The occurrence of occupational chronic solvent encephalopathy (CSE) seems to decrease, but still every year reveals new cases. To prevent CSE and early retirement of solvent-exposed workers, actions should focus on early CSE detection and diagnosis. Identifying the work tasks and solvent exposure associated with high risk for CSE is crucial. Clinical and exposure data of all the 128 cases diagnosed with CSE as an occupational disease in Finland during 1995-2007 was collected from the patient records at the Finnish Institute of Occupational Health (FIOH) in Helsinki. The data on the number of exposed workers in Finland were gathered from the Finnish Job-exposure Matrix (FINJEM) and the number of employed from the national workforce survey. We analyzed the work tasks and solvent exposure of CSE patients and the findings in brain magnetic resonance imaging (MRI), quantitative electroencephalography (QEEG), and event-related potentials (ERP). The annual number of new cases diminished from 18 to 3, and the incidence of CSE decreased from 8.6 to 1.2 / million employed per year. The highest incidence of CSE was in workers with their main exposure to aromatic hydrocarbons; during 1995-2006 the incidence decreased from 1.2 to 0.3 / 1 000 exposed workers per year. The work tasks with the highest incidence of CSE were floor layers and lacquerers, wooden surface finishers, and industrial, metal, or car painters. Among 71 CSE patients, brain MRI revealed atrophy or white matter hyperintensities or both in 38% of the cases. Atrophy which was associated with duration of exposure was most frequently located in the cerebellum and in the frontal or parietal brain areas. QEEG in a group of 47 patients revealed increased power of the theta band in the frontal brain area. In a group of 86 patients, the P300 amplitude of auditory ERP was decreased, but at individual level, all the amplitude values were classified as normal. In 11 CSE patients and 13 age-matched controls, ERP elicited by a multimodal paradigm including an auditory, a visual detection, and a recognition memory task under single and dual-task conditions corroborated the decrease of auditory P300 amplitude in CSE patients in single-task condition. In dual-task conditions, the auditory P300 component was, more often in patients than in controls, unrecognizable. Due to the paucity and non-specificity of the findings, brain MRI serves mainly for differential diagnostics in CSE. QEEG and auditory P300 are insensitive at individual level and not useful in the clinical diagnostics of CSE. A multimodal ERP paradigm may, however, provide a more sensitive method to diagnose slight cognitive disturbances such as CSE.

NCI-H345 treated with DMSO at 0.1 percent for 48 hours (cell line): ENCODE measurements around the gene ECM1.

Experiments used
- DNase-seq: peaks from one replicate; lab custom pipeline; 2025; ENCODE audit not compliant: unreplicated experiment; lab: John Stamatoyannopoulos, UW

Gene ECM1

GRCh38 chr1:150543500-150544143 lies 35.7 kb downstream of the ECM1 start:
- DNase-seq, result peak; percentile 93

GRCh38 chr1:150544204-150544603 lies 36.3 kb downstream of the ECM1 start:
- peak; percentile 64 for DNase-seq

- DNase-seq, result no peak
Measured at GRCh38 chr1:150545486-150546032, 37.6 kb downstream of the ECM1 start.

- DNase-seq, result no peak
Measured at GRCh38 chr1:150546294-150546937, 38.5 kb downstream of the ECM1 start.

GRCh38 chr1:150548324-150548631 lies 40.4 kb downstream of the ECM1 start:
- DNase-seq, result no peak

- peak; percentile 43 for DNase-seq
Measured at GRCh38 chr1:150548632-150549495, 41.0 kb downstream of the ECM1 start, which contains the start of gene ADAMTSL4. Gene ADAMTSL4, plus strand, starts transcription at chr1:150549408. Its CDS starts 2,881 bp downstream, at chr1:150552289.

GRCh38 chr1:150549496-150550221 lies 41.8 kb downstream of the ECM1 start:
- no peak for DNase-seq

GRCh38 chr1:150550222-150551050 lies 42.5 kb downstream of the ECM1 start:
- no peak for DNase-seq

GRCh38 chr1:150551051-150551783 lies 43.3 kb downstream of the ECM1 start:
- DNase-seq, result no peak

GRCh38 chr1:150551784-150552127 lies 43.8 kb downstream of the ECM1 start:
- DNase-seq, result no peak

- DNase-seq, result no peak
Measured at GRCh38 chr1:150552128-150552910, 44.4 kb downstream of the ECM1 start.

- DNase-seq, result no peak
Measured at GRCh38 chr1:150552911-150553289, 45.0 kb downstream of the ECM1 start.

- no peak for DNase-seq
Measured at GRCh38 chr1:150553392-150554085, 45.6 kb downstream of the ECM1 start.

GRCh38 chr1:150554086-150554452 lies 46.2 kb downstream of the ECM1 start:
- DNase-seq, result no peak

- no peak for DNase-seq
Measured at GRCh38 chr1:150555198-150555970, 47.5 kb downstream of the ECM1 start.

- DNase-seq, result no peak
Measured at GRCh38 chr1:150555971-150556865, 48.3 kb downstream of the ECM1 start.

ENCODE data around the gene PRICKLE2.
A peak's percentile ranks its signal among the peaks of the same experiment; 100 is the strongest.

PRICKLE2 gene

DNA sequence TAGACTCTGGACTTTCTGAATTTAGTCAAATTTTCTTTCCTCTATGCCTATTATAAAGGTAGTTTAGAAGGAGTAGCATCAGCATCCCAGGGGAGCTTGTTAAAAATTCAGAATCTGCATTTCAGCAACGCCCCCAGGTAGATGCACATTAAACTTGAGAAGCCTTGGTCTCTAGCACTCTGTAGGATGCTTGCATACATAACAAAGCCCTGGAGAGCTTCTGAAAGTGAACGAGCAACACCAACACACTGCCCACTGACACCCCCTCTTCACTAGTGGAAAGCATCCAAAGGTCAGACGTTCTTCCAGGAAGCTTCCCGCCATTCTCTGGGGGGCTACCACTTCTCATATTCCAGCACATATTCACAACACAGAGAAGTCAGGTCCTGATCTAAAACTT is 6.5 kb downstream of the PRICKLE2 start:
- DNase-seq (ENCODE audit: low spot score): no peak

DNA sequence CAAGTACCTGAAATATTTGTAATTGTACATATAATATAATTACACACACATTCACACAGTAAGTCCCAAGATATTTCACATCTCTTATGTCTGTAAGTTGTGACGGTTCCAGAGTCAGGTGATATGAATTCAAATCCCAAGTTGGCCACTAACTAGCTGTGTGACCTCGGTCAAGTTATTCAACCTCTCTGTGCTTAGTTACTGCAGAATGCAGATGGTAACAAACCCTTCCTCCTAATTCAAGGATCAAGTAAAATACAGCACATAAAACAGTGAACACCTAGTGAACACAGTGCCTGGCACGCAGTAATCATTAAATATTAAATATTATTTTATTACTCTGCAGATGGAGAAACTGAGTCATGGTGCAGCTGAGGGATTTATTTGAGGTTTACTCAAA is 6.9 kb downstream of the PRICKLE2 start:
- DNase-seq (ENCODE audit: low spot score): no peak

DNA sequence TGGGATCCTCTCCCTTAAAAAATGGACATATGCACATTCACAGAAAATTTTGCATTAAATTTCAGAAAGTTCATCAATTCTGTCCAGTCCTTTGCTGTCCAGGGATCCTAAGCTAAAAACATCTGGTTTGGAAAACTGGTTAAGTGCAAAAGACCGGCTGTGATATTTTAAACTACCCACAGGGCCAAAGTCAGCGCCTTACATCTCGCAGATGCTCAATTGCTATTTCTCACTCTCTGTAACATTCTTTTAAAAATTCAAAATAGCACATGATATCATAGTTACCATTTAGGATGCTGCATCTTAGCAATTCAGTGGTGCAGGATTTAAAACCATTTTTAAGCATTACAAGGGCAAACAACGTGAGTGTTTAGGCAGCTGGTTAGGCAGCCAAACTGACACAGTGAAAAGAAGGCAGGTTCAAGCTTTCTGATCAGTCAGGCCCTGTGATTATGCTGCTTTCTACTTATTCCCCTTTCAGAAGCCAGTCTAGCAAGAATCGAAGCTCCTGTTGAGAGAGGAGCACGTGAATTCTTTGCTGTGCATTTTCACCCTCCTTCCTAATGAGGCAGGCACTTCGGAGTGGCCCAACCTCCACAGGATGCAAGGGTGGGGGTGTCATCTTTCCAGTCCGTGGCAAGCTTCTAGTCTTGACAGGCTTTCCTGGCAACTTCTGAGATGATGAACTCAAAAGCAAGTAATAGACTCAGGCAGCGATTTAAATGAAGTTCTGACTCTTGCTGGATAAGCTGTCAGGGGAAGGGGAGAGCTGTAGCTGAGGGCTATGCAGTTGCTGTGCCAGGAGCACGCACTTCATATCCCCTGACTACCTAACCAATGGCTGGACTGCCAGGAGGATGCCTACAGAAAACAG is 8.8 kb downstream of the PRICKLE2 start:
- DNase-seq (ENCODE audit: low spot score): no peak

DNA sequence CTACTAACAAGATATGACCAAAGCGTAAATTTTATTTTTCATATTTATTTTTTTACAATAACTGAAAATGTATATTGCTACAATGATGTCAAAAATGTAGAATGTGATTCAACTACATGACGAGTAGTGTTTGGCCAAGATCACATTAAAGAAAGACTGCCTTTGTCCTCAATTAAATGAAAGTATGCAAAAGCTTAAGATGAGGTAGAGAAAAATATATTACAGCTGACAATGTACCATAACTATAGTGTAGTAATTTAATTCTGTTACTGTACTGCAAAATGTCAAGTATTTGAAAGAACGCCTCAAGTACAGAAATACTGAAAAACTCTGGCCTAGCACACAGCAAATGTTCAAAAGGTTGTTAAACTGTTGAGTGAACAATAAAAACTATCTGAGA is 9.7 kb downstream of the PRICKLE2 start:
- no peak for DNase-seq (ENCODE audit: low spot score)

• Sjöman, Steno Eduardus (J. C. Frenckell & fil., 1832)
  • Leisiö, Timo (Helsingin yliopiston kirjasto, 2022)
    Kielen pohjana on kielioppi ja kieli konkretisoituvat puhumalla. Laulu konkretisoituu musiikiksi melodisten ja rytmisten kuvioiden avulla laulamalla, jolloin sen pohjalla ei voi olla kielioppi vaan musiikkioppi. Vaikkei musiikki ei ole kieli, senkin pohjana on sisäisesti looginen sääntöjärjestelmänsä eli syntaksinsa. Tässä kirjoituksessa kohteena on melodian rakentumisen pohjalla oleva säännöstö, jolloin rytmiikkaan liittyvät seikat jäävät huomiotta. Kysymyksenä on, miksi unkarilaisen lauluopin syntaksissa on piirteitä, jotka yhdistävät ne enemmänkin samojedeihin ja eteläsaamelaisiin kuin pelkästään obinugrilaisiin tai mareihin? Tarkoittamani piirteet liittyvät unkarilaisten nelisäkeisen laulun siihen genreen, jonka kuka tahansa tunnistaa unkarilaiseksi, koska esisäeparin pentatoninen melodia kertautuu muunneltuna yleensä viittä sävelaskelta alempana. Lauluja leimaavaa “kvinttisiirtymää” on arveltu unkarilaisen laulun suomalais-ugrilaiseksi piirteeksi. Analyysin kohteena ei kuitenkaan ole itse siirtymä vaan pienempi syntaktinen piirreryhmä melodiassa, ryhmä, jota ei heti voi kuvitella löytyvän neljän loppusoinnullisen säkeen muodostamasta unkarilaisesta säkeistölaulusta. Analyysi päätyy näkemykseen, jonka mukaan keskieurooppalaistuneen nelisäkeisen riimillisen laulun melodisessa syntaksissa on piirteitä, jotka näyttävät palautuvan pohjoisen Euraasian esiuralilaiseen laulutraditioon. Yleisenä lähtöoletuksena on, että unkarilaisten varhaiset esivanhemmat elivät Uralin eteläosien alueilla ja puhuivat kantauralia ja eri vaiheiden jälkeen monelta suunnalta vaeltaneet populaatiot olivat asettuneet 800-luvun kuluessa keskiseen Eurooppaan, Karpaattien länsipuoliselle alankoalueelle, jossa muodostui kulttuurisesti suhteellisen homogeeninen unkarinkielinen yhteiskun-ta. Unkarilaisen kulttuurin kehkeytymiseen liittyy keskenään ristiriitaisia tulkintoja (ks. esim. Bálint 2010), mutta oleellista on vanhimman kulttuurin keskeisten ainesten yhteydet monien uralilaisia kieliä puhuvien väestöjen aineksiin.